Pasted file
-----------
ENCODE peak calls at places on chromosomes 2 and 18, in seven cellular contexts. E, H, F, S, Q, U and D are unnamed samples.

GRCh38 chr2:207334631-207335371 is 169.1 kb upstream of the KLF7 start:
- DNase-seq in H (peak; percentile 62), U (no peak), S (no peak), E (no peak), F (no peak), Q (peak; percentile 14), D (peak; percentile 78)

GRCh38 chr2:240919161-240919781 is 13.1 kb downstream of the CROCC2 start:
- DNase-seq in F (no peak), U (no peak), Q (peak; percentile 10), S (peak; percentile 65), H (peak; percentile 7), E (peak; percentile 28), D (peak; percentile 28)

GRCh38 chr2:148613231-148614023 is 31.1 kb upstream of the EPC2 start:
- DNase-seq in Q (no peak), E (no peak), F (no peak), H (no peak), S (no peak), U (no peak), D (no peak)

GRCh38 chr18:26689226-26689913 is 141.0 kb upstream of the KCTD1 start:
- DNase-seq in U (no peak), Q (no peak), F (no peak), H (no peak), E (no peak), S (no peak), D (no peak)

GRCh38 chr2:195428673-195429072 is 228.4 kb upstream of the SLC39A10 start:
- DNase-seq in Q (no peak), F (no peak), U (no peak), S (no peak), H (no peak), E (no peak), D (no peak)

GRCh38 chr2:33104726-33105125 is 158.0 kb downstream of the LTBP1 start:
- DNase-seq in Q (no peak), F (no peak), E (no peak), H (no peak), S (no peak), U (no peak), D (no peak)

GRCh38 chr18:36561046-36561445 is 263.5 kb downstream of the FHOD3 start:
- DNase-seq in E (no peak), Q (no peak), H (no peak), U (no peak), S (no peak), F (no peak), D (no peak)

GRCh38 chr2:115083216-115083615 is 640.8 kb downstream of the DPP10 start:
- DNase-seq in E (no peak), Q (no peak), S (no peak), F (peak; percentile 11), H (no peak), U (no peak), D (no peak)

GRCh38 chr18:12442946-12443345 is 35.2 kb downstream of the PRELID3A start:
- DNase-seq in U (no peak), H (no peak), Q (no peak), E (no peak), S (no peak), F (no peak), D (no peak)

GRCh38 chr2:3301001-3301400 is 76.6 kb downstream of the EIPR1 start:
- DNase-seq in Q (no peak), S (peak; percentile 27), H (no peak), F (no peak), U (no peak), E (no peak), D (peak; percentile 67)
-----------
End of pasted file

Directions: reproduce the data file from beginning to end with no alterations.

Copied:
ENCODE peak calls at places on chromosomes 2 and 18, in seven cellular contexts. E, H, F, S, Q, U and D are unnamed samples.

GRCh38 chr2:207334631-207335371 is 169.1 kb upstream of the KLF7 start:
- DNase-seq in H (peak; percentile 62), U (no peak), S (no peak), E (no peak), F (no peak), Q (peak; percentile 14), D (peak; percentile 78)

GRCh38 chr2:240919161-240919781 is 13.1 kb downstream of the CROCC2 start:
- DNase-seq in F (no peak), U (no peak), Q (peak; percentile 10), S (peak; percentile 65), H (peak; percentile 7), E (peak; percentile 28), D (peak; percentile 28)

GRCh38 chr2:148613231-148614023 is 31.1 kb upstream of the EPC2 start:
- DNase-seq in Q (no peak), E (no peak), F (no peak), H (no peak), S (no peak), U (no peak), D (no peak)

GRCh38 chr18:26689226-26689913 is 141.0 kb upstream of the KCTD1 start:
- DNase-seq in U (no peak), Q (no peak), F (no peak), H (no peak), E (no peak), S (no peak), D (no peak)

GRCh38 chr2:195428673-195429072 is 228.4 kb upstream of the SLC39A10 start:
- DNase-seq in Q (no peak), F (no peak), U (no peak), S (no peak), H (no peak), E (no peak), D (no peak)

GRCh38 chr2:33104726-33105125 is 158.0 kb downstream of the LTBP1 start:
- DNase-seq in Q (no peak), F (no peak), E (no peak), H (no peak), S (no peak), U (no peak), D (no peak)

GRCh38 chr18:36561046-36561445 is 263.5 kb downstream of the FHOD3 start:
- DNase-seq in E (no peak), Q (no peak), H (no peak), U (no peak), S (no peak), F (no peak), D (no peak)

GRCh38 chr2:115083216-115083615 is 640.8 kb downstream of the DPP10 start:
- DNase-seq in E (no peak), Q (no peak), S (no peak), F (peak; percentile 11), H (no peak), U (no peak), D (no peak)

GRCh38 chr18:12442946-12443345 is 35.2 kb downstream of the PRELID3A start:
- DNase-seq in U (no peak), H (no peak), Q (no peak), E (no peak), S (no peak), F (no peak), D (no peak)

GRCh38 chr2:3301001-3301400 is 76.6 kb downstream of the EIPR1 start:
- DNase-seq in Q (no peak), S (peak; percentile 27), H (no peak), F (no peak), U (no peak), E (no peak), D (peak; percentile 67)